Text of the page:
## Needing some math help…

*December 17, 2012 at 9:01 pm* *
5 comments *

It has been 7 months since I last wrote because I have been super busy with big life changes. First of all, I got married. (I couldn’t possibly do justice to that here, but I had to mention it.) Then I moved from fifth grade to eighth grade. I have really loved the change both in spite of and because of the challenges that come with teaching a new curriculum. And perhaps most importantly, I’ve been busy with some pretty great math that has nothing to do with school:

But I’m back because I couldn’t think of a better place to ask for math help. And I really need it.

*Let me digress – I never really appreciated how important it is to deeply understand the math you’re teaching until this year. Every day something happens that makes me feel like I don’t know everything I should, and I think, “Gosh, pedagogy and teacher education are frickin’ important.” **I have always been really good at math but that doesn’t mean that I didn’t get by on a little bit of rote memorization here and there. That is really hurting me now. Kids can’t just memorize rules in math because there would be too many of them. It would literally be impossible. Understanding concepts and chunking them together lightens the cognitive load. But how can a teacher do this for her kids when she can’t do it for herself? Which brings me to my question…*

I’m struggling to explain why we simplify expressions differently depending on whether we are dealing with factors or addends. I can’t seem to put my finger on the underlying math concept that distinguishes the two. For example:

The same concept pertains to simplifying radical expressions:

And it pertains to scientific notation:

I know that the ease of multiplication and division has to do with the commutative property. But how do you explain why it doesn’t work for addition and subtraction? I have used examples kids can solve with order of operations like (3×4)(2×5) and (3×4)+(2×5). But the main idea the students seem to come away with is “Something is wierd with addition and subtraction,” which is not really helpful.

I am writing because I am hoping that teachers who have taught this before or people who just simply enjoy thinking about math might be able to provide insight. I am especially interested in being able to explain the relationship between the examples I mentioned. I’d love an analogy or model that would allow me to really show the kids the basic concept that underlies it all. Frankly, I need an ah-ha moment.

I don’t know if this post will end up making me seem like an idiot or a smarty pants. But if nothing else, it highlights the depth to which teachers must understand their content and how difficult it is to get there on your own. So, come on, math geeks! I know there’s an explanation out there that my kids would love!

Entry filed under: Math Content, Number Sense and Operations. Tags: teaching.

1.Nellie | December 18, 2012 at 3:12 amSo the question really is, why are fractions equivalent? What makes them represent the same quantity. a/b = na/nb because you are multiplying a/b by 1, namely, n/n. likewise for simplifying only one you are dividing by one, namely, n/n which may look like (1+x)/(1+x) or 5/5. So one is always looking for a common factor to the numerator and denominator to “create”, if you give me the liberty, a one–a n/n. 3/5 while we can write it as (2+1)/(4+1) doesn’t have a one to factor out but 3/6 does have a one…3(1)/3(2) = (3/3)(1/2)= 1(1/2)=1/2. Likewise,( x-2xy)/(3x+xy) does “have a one” namely, x/x. So (x-2xy)/(3x+xy)= (x)(1-2y)/(x)(3+y)= (x/x)[(1-2y)/(1+3y)]= (1-2y)/(1+3y). Hope this helped.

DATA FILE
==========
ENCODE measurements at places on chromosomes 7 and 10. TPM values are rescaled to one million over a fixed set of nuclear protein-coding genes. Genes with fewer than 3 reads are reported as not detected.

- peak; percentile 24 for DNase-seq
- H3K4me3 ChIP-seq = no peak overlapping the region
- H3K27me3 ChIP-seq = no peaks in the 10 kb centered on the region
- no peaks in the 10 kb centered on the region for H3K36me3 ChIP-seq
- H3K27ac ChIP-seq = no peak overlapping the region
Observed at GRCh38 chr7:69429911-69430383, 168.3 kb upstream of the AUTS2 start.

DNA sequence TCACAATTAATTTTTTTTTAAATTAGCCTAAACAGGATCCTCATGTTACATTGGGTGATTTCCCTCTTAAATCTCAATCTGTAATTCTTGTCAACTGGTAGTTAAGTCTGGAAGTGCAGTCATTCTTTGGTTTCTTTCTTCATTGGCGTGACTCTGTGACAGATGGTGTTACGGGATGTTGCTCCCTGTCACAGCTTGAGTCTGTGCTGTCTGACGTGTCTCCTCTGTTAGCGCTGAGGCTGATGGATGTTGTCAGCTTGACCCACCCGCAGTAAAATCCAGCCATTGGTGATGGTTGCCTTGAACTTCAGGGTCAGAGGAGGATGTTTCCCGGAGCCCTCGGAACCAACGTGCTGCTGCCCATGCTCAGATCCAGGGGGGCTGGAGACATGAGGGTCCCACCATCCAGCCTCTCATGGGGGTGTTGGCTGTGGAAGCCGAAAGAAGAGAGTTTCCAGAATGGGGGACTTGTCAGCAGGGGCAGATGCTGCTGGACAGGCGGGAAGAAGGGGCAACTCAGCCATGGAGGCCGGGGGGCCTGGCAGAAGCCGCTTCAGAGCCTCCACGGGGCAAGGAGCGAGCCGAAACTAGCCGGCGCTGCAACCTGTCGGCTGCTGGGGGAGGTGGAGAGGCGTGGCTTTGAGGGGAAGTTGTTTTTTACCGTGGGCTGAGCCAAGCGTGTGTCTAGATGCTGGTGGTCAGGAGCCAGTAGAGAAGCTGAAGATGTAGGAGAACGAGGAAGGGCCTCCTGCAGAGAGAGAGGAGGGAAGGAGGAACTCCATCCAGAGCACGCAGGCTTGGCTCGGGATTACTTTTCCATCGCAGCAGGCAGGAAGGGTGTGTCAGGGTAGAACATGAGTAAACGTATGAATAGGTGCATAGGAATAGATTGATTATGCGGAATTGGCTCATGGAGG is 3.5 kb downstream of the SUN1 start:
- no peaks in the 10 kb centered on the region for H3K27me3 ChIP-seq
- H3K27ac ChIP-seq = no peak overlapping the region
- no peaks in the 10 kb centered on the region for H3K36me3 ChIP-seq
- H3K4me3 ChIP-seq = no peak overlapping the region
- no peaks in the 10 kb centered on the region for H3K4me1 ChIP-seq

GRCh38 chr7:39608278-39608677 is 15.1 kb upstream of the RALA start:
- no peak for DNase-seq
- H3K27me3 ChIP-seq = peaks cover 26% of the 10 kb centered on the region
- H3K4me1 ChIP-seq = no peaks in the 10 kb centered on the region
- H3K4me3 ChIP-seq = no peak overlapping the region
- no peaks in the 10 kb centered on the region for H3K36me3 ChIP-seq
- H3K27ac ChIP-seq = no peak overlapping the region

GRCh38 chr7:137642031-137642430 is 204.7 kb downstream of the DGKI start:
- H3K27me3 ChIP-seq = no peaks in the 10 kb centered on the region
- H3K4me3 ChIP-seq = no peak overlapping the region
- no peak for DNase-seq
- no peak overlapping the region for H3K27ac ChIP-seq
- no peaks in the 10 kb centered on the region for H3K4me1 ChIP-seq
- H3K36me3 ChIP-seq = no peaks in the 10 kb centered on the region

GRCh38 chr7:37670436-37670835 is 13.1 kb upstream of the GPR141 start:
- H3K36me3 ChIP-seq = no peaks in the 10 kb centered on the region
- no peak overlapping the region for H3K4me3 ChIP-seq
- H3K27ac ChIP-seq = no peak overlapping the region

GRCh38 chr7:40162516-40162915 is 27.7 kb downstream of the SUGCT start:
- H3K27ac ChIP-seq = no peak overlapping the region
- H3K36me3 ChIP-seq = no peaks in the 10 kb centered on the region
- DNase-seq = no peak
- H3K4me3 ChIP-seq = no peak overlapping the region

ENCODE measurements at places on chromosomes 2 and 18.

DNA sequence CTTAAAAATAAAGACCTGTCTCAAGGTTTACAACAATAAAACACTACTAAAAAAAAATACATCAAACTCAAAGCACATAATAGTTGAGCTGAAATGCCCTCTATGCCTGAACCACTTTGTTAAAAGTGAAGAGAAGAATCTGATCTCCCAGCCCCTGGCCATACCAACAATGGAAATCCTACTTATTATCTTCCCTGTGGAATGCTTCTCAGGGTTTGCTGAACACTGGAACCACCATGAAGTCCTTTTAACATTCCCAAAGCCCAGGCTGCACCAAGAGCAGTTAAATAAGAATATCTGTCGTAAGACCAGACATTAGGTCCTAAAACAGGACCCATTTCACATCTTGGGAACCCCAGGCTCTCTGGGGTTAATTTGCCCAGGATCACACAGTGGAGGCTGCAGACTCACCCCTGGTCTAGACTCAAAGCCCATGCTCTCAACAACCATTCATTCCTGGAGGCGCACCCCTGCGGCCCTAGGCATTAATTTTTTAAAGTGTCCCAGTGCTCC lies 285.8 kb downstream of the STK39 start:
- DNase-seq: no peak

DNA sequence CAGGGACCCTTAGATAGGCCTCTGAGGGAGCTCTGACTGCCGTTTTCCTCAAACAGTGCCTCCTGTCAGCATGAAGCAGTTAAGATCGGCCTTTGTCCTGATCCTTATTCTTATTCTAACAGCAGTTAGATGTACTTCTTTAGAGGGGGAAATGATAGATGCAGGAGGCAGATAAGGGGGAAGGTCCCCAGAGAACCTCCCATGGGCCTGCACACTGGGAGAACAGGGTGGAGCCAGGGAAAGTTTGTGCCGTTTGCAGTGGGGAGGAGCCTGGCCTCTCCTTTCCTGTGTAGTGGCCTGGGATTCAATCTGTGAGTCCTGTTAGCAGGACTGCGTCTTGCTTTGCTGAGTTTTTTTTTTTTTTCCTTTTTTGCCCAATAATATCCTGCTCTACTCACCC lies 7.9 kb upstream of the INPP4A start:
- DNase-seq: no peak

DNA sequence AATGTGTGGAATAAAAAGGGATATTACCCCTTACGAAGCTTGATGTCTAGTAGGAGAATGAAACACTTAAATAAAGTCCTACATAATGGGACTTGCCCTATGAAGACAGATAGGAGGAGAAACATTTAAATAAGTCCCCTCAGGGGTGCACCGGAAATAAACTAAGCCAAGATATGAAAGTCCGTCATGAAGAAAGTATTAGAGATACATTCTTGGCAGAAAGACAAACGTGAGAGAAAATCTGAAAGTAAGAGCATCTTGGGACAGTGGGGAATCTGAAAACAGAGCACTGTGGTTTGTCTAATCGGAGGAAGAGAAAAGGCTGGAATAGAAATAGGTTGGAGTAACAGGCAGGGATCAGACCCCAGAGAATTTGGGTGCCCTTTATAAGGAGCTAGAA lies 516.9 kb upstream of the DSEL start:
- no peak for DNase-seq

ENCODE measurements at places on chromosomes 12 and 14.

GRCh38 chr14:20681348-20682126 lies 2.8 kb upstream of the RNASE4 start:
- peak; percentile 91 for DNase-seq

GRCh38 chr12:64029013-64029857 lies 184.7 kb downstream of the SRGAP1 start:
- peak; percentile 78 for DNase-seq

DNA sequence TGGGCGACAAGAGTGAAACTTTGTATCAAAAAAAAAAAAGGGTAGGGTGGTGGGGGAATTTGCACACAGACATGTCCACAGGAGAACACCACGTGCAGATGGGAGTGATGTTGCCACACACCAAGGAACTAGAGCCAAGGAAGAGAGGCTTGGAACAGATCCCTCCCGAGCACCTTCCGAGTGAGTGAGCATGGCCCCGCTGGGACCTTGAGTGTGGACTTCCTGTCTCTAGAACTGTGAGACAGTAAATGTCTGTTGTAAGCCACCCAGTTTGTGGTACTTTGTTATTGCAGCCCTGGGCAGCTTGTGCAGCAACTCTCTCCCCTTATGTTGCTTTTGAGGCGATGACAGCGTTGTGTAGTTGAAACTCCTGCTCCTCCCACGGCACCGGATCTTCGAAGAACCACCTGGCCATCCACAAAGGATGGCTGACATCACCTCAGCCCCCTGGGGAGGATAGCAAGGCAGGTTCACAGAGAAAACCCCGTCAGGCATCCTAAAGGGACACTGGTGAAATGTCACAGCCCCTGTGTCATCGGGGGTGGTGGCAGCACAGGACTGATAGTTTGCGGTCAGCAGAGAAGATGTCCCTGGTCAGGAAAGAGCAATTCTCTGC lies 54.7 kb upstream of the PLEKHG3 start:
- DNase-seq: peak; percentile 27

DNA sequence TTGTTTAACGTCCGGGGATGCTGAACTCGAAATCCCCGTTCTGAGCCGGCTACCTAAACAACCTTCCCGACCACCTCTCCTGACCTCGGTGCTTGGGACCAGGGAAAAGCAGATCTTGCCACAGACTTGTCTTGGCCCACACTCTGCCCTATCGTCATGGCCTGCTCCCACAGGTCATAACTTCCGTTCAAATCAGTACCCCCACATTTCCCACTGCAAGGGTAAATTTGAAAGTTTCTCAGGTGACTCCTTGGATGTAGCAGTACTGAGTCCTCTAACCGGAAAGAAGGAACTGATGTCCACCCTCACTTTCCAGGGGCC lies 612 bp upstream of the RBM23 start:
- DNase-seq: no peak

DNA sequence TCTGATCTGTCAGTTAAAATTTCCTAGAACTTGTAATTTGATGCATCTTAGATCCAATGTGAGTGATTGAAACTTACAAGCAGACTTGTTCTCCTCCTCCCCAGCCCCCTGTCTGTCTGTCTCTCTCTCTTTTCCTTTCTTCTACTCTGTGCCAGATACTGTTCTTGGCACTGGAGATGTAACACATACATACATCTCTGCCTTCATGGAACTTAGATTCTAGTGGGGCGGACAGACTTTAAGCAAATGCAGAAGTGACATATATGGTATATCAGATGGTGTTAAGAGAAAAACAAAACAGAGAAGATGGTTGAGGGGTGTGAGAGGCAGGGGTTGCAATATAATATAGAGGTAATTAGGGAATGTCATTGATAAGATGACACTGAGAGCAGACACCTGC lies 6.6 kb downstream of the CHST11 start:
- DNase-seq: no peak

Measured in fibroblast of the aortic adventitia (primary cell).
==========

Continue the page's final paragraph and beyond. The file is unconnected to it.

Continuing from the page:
2.Nellie | December 18, 2012 at 11:43 amUpon waking I have more clarity. While this issue does deal with what equivalence means in terms of fractions, it may rest deeper at the identity elements for multiplication/division, namely, 1 or n/n, vs the identity element for addition/subtraction which is zero. If one adds or subtracts zero to/from a fraction, the resulting fraction is obviously equivalent to the original rational number. However if one adds or subtracts 1, namely, n/n, to/from a fraction the resulting rational number is NOT equivalent to the original. Similarly, multiplying/dividing by 1 or n/n results in an equivalent (identical) fraction but you wouldn’t mult/divide that fraction by zero because zero isn’t the identity element over mult/division and your result would either be zero or undefined.

3.Nellie | December 19, 2012 at 1:51 amOh, Lisa about radical expressions and scientific notation…the reason is different. These are multiplicative processes. They both deal with exponents and the laws thereof which go back to basic multiplication. But you still can’t add or subtract unlike things. So you can add the sq rt of 2 plus 5 sq rt of 2 and get 6 of those suckers (sq rts of 2), but you can’t add a sq rt of 2 with a sq rt of 3 because they don’t have a common name. You can obviously approximate their sum but one is 2 to the 1/2 power and the other is 3 to the 1/2 power…it’s like trying to add dogs and apples.

4.Noya | January 2, 2013 at 10:50 pmI have been reading your blog in preparation for teaching my son math at home next semester. I love your dedication to conceptual teaching. I wish you were MY math teacher. I love how you rephrased the math standards as , “I will” statements and posted all of them on the wall. I would like to do something similar. Where do you suggest I begin? We are aligned with the common core. Did you just rephrase each standard listed there?

Thanks

5.teachies | January 3, 2013 at 12:40 amI love questions! Thanks for asking! I decided to write a whole post in reply to your comment, which you can find here: https://yearseven.wordpress.com/2013/01/03/i-will-break-standards-into-objectives/ Hope this helps! Good luck!